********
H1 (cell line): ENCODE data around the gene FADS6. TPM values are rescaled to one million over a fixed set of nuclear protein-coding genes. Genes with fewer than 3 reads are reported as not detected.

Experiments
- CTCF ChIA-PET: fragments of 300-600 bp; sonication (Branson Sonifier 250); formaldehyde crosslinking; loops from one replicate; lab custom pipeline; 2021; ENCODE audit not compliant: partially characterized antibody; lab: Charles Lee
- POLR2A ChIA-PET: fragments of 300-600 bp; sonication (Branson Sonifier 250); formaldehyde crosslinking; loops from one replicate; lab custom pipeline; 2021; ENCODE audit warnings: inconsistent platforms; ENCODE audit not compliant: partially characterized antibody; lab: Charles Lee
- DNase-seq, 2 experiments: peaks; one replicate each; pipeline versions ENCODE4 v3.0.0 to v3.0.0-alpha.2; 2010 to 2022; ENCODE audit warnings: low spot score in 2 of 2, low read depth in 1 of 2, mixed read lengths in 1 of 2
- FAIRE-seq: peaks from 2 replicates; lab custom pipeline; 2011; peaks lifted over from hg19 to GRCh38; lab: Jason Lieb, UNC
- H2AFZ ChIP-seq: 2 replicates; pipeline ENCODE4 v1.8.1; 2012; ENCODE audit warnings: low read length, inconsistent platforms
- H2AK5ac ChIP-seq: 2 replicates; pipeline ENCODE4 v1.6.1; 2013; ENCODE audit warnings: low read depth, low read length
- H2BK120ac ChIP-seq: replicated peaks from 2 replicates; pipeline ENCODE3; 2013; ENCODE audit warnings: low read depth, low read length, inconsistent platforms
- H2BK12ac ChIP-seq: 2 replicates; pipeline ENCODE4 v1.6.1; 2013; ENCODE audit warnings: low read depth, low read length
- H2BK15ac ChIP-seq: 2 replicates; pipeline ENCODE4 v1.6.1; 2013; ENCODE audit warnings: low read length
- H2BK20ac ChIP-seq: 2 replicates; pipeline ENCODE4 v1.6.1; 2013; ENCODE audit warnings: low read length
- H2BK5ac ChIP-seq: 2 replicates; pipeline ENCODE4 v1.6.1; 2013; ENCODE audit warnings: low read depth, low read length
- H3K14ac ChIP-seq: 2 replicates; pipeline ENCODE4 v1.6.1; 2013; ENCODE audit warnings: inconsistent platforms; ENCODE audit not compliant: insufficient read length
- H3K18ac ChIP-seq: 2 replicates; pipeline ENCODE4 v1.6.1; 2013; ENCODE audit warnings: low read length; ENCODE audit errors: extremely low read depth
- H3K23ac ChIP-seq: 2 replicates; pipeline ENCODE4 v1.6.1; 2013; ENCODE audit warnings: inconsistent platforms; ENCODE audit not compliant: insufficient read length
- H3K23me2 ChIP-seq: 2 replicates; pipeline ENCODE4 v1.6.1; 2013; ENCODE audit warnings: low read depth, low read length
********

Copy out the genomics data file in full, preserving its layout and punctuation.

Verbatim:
H1 (cell line): ENCODE data around the gene FADS6. TPM values are rescaled to one million over a fixed set of nuclear protein-coding genes. Genes with fewer than 3 reads are reported as not detected.

Experiments
- CTCF ChIA-PET: fragments of 300-600 bp; sonication (Branson Sonifier 250); formaldehyde crosslinking; loops from one replicate; lab custom pipeline; 2021; ENCODE audit not compliant: partially characterized antibody; lab: Charles Lee
- POLR2A ChIA-PET: fragments of 300-600 bp; sonication (Branson Sonifier 250); formaldehyde crosslinking; loops from one replicate; lab custom pipeline; 2021; ENCODE audit warnings: inconsistent platforms; ENCODE audit not compliant: partially characterized antibody; lab: Charles Lee
- DNase-seq, 2 experiments: peaks; one replicate each; pipeline versions ENCODE4 v3.0.0 to v3.0.0-alpha.2; 2010 to 2022; ENCODE audit warnings: low spot score in 2 of 2, low read depth in 1 of 2, mixed read lengths in 1 of 2
- FAIRE-seq: peaks from 2 replicates; lab custom pipeline; 2011; peaks lifted over from hg19 to GRCh38; lab: Jason Lieb, UNC
- H2AFZ ChIP-seq: 2 replicates; pipeline ENCODE4 v1.8.1; 2012; ENCODE audit warnings: low read length, inconsistent platforms
- H2AK5ac ChIP-seq: 2 replicates; pipeline ENCODE4 v1.6.1; 2013; ENCODE audit warnings: low read depth, low read length
- H2BK120ac ChIP-seq: replicated peaks from 2 replicates; pipeline ENCODE3; 2013; ENCODE audit warnings: low read depth, low read length, inconsistent platforms
- H2BK12ac ChIP-seq: 2 replicates; pipeline ENCODE4 v1.6.1; 2013; ENCODE audit warnings: low read depth, low read length
- H2BK15ac ChIP-seq: 2 replicates; pipeline ENCODE4 v1.6.1; 2013; ENCODE audit warnings: low read length
- H2BK20ac ChIP-seq: 2 replicates; pipeline ENCODE4 v1.6.1; 2013; ENCODE audit warnings: low read length
- H2BK5ac ChIP-seq: 2 replicates; pipeline ENCODE4 v1.6.1; 2013; ENCODE audit warnings: low read depth, low read length
- H3K14ac ChIP-seq: 2 replicates; pipeline ENCODE4 v1.6.1; 2013; ENCODE audit warnings: inconsistent platforms; ENCODE audit not compliant: insufficient read length
- H3K18ac ChIP-seq: 2 replicates; pipeline ENCODE4 v1.6.1; 2013; ENCODE audit warnings: low read length; ENCODE audit errors: extremely low read depth
- H3K23ac ChIP-seq: 2 replicates; pipeline ENCODE4 v1.6.1; 2013; ENCODE audit warnings: inconsistent platforms; ENCODE audit not compliant: insufficient read length
- H3K23me2 ChIP-seq: 2 replicates; pipeline ENCODE4 v1.6.1; 2013; ENCODE audit warnings: low read depth, low read length